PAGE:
Published:

LABy Lord Ashcroft KCMG PC.

As the editor of The Times,
James Harding produced a lively, award-winning newspaper as well as enjoying
the admiration and support of his staff.

However, this
week he learnt that to survive in the post, every editor also needs the
confidence and backing of his, or her, proprietor – particularly when that
person is Rupert Murdoch, the world’s most powerful media mogul.

I discovered some months ago through senior sources that Mr Harding was
on borrowed time – for various reasons he had lost Mr Murdoch’s confidence to
an extent where the relationship could not be repaired. After that, there was
only going to be one outcome – Mr Harding’s departure. He resigned on
Wednesday.

These are difficult times for any newspaper editor, quite apart from the
repercussions of the Leveson report into the culture, practices and ethics of
the Press. Circulations are tumbling, advertising revenues are in decline and
no-one has yet discovered a model for how to make money from high-cost, online national
titles in the digital age.

Mr Harding’s position was made all the more difficult because, during
his five years at the helm, The Times’s
circulation declined faster than some of its rivals – by some 40 per cent, from
670,000 a day to just under 400,000. On top of this, losses at the paper are
now said to run at nearly £1 million a week.


Mr Murdoch, a very sprightly 81 years young, hasn’t got where he is
today by ignoring the “bottom line”, but there were other reasons, too, that
made Mr Harding’s job increasingly precarious.

Mr Harding took – some would say admirably, while others might say
foolishly – a robust, independent line when reporting on the hacking story at
the News of the World. 

However, as I reported in my blog of 9 February 2012, he then, embarrassingly,
appeared on the front page of his own newspaper after he was recalled to the
Leveson inquiry to explain when he had been forced to apologise to a High Court
judge, Mr Justice Eady, who had been misled by the paper’s lawyers in relation
to the hacking of a police officer’s email account.

Furthermore, I have little doubt that, under Mr Harding’s editorship, The Thunderer, as the paper was once
known, became a little too “off message” for its proprietor’s liking. Andrew Neil,
the broadcaster and Mr Murdoch’s editor of The
Sunday Times
for more than a decade, summarised this perfectly when he said
earlier this week
that the paper had become “way too liberal [and] wishy-washy
for Old Rupe.”

So what is the future for The
Times?
Mr Murdoch clearly wants to make savings by wholly, or partly,
integrating The Sunday Times and The Times into a seven-day operation.

The winner here is likely to be John Witherow, who could eventually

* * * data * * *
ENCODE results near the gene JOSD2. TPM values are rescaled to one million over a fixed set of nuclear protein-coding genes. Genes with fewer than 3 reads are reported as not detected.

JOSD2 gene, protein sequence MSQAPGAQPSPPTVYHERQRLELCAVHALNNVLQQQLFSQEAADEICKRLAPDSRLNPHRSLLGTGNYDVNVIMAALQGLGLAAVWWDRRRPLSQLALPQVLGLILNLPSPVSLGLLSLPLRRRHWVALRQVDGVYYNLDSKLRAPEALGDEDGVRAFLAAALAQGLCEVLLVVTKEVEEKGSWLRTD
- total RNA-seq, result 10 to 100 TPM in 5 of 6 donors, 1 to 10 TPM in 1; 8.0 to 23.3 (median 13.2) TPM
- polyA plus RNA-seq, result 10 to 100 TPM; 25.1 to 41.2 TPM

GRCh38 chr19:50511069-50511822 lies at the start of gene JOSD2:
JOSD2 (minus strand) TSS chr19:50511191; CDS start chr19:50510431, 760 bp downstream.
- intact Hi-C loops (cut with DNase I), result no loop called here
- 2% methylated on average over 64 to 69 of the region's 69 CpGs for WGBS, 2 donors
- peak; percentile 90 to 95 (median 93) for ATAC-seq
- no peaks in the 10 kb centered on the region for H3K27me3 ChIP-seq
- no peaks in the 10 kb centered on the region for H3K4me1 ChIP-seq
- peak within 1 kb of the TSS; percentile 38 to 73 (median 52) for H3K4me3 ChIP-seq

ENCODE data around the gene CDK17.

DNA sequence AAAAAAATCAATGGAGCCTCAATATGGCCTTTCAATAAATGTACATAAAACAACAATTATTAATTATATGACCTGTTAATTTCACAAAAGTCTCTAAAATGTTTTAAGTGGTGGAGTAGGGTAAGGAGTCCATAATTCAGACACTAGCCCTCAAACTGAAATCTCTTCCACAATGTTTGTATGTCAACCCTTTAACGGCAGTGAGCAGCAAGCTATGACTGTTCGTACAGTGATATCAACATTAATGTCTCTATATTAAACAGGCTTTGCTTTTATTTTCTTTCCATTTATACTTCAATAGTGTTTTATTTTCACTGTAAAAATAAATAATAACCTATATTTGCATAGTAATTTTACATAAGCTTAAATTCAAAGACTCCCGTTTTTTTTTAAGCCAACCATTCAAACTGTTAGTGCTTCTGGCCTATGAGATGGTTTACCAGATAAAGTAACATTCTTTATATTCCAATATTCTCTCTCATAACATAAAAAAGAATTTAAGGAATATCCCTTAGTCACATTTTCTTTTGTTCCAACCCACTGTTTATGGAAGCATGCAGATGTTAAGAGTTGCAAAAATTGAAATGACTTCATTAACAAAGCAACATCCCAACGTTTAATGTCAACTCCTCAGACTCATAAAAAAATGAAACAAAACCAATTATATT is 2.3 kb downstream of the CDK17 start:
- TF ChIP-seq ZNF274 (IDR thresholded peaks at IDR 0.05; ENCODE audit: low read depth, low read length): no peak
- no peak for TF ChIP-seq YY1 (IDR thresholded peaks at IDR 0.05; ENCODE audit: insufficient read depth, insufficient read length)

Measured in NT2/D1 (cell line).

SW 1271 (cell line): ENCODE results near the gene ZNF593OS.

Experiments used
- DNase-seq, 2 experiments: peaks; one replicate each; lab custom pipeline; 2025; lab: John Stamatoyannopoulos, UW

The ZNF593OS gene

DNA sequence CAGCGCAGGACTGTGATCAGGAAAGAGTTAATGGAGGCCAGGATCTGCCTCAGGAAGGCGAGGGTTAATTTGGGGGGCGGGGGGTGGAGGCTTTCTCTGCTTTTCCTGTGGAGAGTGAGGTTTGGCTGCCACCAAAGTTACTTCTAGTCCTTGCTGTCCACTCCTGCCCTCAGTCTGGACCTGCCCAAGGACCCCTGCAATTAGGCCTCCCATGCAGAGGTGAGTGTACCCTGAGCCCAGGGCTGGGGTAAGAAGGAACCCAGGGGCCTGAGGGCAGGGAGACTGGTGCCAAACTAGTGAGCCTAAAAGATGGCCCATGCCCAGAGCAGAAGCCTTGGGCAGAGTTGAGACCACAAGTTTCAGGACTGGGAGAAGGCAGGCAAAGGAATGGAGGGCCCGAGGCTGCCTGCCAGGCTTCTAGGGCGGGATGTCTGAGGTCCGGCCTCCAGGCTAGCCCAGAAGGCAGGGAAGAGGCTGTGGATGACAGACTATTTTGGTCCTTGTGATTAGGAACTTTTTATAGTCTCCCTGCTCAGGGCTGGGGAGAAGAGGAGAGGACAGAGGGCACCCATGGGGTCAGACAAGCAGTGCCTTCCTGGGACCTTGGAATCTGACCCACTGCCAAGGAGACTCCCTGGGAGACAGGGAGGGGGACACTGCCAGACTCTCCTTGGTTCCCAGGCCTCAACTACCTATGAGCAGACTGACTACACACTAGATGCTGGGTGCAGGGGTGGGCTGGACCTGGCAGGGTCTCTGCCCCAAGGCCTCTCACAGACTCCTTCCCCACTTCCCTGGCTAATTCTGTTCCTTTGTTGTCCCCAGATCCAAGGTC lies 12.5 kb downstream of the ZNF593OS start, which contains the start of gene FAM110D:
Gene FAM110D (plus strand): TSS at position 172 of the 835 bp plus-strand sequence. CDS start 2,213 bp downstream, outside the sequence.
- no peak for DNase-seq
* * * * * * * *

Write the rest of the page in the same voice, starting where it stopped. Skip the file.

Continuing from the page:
become the editor-in-chief of both
titles and with a more hands-on role at The
Times
, knocking it back into the sort of paper that his proprietor would be
prouder to own.

During Mr Witherow’s 18 years as editor of The Sunday Times, I have had my occasional ups and downs with him
and his paper. Regular readers of my blog will know, for example, that I did
not think
his Insight team handled the whole Peter Cruddas story with credit –
and may yet rue the day that its “exposé” forced him to resign as co-Treasurer of the
Conservative Party.

However, Mr Witherow is a talented editor and a safe pair of hands.
Crucially, I know that, unlike Mr Harding, he does retain Mr Murdoch’s full
confidence.

Yet, the future of The Times is
complicated by undertakings that were given by Mr Murdoch to the Government
more than 30 years ago. When John Biffen, then Trade Secretary, approved the
purchase of The Times and The Sunday Times in 1981, he insisted on
a legally-binding undertaking designed at protecting the independence and
quality of the newspapers.

Out of interest, last night I dug out a copy of that typed, five-page
agreement, which was drawn up to avoid the need to refer the purchase of the
newspapers by News International to the Monopolies and Mergers Commission.

One of the conditions of sale is that The Times and The Sunday
Times
remain as separate newspapers. Another is that editors are not
appointed or dismissed without the approval of the majority of the "independent
national directors".

Indeed, before announcing his (enforced) resignation to his staff on
Wednesday afternoon, Mr Harding met with the independent national directors to
inform them of his decision to step down.

It was reported yesterday – accurately, I suspect – that executives from
News International have made informal approaches to the Government to seek
permission to restructure the two titles into a single, seven-day operation.
News International clearly hopes to make significant savings – with inevitable
job losses – by merging the two newspapers.

The 1981 agreement was drawn up when well-run national newspapers were
big, profitable beasts with huge reporting staff worldwide. Now, even as much
leaner operations, they are fighting for their very survival.

Governments, like big business and other walks of life, need to move
with the times. I see no reason why this shouldn’t involve a re-think of an
out-dated agreement sooner rather than later in order to secure the future of The Times for many years to come.

* Lord
Ashcroft’s book
Dirty
Politics, Dirty Times – about his battle with
The Times and the
Government  – can be downloaded from his
website: www.lordashcroft.com

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